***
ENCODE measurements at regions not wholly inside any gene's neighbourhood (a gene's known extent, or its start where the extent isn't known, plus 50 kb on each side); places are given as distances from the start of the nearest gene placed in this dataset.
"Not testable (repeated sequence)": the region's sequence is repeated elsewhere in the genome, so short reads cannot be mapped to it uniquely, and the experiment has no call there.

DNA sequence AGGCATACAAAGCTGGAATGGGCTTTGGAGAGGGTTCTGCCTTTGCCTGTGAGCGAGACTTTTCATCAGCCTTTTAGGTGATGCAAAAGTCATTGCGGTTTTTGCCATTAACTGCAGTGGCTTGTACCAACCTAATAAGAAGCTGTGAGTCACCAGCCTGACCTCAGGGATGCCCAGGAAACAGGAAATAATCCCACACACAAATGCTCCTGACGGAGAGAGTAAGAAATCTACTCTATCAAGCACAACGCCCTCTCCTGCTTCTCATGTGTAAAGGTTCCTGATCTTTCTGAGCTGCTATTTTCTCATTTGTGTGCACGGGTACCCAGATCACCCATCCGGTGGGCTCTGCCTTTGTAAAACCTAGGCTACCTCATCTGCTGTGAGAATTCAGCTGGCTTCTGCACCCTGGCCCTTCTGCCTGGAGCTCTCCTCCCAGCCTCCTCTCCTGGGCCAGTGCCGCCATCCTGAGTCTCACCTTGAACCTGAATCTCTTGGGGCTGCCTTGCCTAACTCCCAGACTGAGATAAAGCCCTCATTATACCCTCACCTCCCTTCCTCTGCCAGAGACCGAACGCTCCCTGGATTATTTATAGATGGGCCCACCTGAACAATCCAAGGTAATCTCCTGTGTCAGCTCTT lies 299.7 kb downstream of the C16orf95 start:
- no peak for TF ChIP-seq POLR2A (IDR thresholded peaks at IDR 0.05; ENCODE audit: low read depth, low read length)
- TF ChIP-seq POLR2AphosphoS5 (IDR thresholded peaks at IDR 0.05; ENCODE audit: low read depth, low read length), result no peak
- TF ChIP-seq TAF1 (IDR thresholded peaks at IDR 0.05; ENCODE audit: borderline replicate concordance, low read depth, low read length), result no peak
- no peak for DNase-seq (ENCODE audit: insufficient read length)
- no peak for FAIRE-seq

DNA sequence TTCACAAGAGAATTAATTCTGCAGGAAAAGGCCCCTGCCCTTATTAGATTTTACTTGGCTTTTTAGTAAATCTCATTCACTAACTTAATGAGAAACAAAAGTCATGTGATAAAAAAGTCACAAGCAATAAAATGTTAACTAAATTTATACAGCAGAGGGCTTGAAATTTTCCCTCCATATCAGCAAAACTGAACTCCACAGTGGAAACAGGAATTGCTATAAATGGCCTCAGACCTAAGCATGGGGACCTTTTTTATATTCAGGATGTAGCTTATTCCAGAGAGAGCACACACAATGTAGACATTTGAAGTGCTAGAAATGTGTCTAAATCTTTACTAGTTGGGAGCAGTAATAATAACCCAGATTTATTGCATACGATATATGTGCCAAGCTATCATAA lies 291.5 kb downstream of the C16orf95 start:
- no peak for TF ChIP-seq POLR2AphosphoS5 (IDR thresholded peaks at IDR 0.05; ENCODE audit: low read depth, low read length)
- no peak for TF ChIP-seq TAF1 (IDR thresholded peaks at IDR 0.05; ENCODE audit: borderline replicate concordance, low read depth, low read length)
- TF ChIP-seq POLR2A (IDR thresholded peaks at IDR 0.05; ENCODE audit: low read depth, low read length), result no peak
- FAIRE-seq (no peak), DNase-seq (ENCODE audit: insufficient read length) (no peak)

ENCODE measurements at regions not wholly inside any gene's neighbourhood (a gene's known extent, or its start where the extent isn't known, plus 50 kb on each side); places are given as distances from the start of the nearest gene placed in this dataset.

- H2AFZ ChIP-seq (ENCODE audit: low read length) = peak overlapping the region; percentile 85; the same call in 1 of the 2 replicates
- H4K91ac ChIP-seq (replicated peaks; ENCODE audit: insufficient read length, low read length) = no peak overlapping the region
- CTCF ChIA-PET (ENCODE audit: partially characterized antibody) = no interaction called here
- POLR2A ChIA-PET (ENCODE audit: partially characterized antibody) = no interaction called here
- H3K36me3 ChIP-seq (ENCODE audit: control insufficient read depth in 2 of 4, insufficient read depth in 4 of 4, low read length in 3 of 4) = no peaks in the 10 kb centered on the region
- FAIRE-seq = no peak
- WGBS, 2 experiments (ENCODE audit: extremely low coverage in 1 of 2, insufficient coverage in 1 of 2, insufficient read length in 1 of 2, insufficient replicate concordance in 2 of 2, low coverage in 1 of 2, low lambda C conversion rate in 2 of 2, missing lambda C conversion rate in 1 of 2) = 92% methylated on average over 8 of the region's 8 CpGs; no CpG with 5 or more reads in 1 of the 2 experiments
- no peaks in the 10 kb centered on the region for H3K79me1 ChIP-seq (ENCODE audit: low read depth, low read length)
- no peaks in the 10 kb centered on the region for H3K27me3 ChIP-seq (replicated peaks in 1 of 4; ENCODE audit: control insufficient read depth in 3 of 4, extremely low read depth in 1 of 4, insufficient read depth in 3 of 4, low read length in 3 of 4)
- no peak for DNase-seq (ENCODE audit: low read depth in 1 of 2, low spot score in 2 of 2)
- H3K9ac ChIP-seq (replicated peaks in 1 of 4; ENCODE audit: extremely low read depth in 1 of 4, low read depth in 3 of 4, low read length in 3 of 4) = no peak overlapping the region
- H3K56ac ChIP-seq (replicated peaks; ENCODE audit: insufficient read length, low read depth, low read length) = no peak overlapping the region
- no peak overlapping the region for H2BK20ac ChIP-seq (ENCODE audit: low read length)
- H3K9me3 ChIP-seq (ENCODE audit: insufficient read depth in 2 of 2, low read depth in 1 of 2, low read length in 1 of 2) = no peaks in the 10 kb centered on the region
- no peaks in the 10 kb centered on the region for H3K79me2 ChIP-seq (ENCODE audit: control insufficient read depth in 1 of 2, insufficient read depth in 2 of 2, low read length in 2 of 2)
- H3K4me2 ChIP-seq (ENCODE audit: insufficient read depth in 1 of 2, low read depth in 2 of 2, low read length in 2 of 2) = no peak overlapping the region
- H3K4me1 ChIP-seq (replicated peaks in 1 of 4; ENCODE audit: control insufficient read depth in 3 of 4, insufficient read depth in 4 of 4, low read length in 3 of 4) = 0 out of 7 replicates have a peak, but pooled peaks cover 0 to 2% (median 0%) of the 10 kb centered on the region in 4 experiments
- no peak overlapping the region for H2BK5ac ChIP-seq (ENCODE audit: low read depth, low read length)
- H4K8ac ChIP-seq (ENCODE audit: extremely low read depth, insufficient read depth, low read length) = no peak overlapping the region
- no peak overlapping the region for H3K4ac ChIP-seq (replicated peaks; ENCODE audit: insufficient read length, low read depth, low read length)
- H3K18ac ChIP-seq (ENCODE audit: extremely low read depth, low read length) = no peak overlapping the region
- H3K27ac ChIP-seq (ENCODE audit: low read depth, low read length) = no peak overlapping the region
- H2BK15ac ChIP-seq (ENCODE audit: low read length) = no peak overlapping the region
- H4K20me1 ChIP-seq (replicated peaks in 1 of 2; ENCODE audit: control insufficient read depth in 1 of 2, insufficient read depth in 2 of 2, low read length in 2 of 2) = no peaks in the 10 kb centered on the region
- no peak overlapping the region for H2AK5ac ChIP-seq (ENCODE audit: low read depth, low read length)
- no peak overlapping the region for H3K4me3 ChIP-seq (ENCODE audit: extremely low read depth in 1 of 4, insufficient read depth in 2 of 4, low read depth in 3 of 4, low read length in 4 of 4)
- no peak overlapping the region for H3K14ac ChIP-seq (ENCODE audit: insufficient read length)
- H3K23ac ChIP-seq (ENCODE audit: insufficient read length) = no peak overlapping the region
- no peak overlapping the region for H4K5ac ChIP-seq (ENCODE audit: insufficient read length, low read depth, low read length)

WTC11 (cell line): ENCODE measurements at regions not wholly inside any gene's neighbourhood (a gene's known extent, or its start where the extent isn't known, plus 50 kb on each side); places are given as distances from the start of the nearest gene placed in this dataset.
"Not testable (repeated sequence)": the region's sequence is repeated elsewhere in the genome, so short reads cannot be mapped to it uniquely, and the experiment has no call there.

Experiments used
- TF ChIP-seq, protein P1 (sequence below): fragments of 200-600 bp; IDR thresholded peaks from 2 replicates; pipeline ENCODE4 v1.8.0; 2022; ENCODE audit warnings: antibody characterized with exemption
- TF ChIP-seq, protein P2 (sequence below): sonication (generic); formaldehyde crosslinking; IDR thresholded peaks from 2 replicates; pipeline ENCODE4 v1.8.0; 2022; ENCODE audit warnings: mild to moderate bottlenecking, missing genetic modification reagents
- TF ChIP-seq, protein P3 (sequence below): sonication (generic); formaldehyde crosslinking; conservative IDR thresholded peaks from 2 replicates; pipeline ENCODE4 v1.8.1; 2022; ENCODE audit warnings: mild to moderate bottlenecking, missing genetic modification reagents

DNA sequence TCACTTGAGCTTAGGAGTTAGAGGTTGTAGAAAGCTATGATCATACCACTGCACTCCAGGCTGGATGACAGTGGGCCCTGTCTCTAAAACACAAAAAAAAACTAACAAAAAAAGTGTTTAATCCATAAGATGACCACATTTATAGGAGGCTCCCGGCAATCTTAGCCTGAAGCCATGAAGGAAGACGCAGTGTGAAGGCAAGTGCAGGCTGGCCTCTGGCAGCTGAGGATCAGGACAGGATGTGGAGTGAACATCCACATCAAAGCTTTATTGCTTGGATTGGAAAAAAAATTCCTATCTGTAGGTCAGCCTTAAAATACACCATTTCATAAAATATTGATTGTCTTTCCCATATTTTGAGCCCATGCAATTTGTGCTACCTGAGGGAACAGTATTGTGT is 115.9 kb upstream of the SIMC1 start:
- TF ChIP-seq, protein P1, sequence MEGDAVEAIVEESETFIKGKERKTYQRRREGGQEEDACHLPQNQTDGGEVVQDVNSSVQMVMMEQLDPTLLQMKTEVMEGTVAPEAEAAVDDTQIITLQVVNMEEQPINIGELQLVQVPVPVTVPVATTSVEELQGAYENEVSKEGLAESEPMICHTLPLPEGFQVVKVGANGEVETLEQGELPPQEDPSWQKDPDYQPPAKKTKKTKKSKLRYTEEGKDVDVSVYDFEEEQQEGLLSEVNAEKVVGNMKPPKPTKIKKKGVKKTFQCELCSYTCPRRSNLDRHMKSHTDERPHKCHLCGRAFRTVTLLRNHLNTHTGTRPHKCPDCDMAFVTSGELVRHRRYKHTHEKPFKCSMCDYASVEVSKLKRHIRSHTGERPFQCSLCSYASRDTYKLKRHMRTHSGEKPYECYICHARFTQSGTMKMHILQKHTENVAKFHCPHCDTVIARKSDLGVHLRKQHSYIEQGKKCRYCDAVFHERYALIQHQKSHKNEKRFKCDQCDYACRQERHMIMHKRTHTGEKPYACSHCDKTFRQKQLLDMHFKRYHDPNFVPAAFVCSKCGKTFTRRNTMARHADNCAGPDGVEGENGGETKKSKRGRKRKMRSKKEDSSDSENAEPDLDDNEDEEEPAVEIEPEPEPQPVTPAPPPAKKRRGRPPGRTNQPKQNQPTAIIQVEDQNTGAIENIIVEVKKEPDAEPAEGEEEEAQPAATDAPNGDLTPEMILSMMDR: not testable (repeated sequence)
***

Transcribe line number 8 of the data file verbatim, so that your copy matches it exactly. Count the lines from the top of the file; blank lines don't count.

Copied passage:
- no peak for FAIRE-seq